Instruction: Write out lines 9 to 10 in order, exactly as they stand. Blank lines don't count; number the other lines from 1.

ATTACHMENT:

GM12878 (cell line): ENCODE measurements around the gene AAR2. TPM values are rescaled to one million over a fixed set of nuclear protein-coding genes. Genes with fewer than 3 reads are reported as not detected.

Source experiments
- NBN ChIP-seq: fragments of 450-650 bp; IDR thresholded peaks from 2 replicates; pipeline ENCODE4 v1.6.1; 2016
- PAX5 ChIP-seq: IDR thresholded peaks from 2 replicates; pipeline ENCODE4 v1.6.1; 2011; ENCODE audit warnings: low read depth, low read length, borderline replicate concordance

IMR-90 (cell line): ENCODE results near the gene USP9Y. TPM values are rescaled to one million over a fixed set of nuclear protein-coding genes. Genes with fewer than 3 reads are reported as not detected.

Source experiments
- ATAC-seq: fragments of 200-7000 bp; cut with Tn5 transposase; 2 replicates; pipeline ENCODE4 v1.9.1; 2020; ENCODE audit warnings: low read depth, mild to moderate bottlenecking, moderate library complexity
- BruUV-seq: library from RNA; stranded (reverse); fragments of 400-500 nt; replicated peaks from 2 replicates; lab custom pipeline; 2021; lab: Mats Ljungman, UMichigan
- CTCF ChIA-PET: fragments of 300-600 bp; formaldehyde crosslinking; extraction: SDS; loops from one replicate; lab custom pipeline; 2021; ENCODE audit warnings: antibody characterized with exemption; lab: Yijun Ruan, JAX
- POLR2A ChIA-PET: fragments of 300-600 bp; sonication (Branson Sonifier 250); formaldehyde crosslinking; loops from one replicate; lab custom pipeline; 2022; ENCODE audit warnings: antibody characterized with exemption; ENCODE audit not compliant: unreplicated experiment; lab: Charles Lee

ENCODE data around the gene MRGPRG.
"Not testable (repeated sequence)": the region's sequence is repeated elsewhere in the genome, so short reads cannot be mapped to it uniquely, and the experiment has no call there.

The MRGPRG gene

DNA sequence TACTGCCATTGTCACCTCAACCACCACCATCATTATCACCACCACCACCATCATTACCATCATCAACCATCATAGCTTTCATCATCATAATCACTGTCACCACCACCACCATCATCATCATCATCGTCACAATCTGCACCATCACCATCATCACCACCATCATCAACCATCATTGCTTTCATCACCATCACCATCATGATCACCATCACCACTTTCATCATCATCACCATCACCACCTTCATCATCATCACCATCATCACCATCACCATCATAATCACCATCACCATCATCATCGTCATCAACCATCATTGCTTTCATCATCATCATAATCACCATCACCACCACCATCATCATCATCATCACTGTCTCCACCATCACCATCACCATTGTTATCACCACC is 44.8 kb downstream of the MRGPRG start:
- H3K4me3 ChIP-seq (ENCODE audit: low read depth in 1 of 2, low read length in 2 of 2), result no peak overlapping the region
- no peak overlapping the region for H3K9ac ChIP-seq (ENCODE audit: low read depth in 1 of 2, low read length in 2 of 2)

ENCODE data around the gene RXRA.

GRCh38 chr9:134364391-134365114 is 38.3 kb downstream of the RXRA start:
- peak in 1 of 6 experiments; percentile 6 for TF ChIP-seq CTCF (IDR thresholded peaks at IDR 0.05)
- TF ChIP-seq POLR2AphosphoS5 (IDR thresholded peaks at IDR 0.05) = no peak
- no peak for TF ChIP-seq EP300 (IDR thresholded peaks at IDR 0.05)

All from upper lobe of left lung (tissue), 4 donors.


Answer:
- CTCF ChIA-PET: fragments of 300-600 bp; formaldehyde crosslinking; extraction: SDS; loops from one replicate; lab custom pipeline; 2021; ENCODE audit warnings: antibody characterized with exemption; lab: Yijun Ruan, JAX
- POLR2A ChIA-PET: fragments of 300-600 bp; sonication (Branson Sonifier 250); formaldehyde crosslinking; loops from one replicate; lab custom pipeline; 2022; ENCODE audit warnings: antibody characterized with exemption; ENCODE audit not compliant: unreplicated experiment; lab: Charles Lee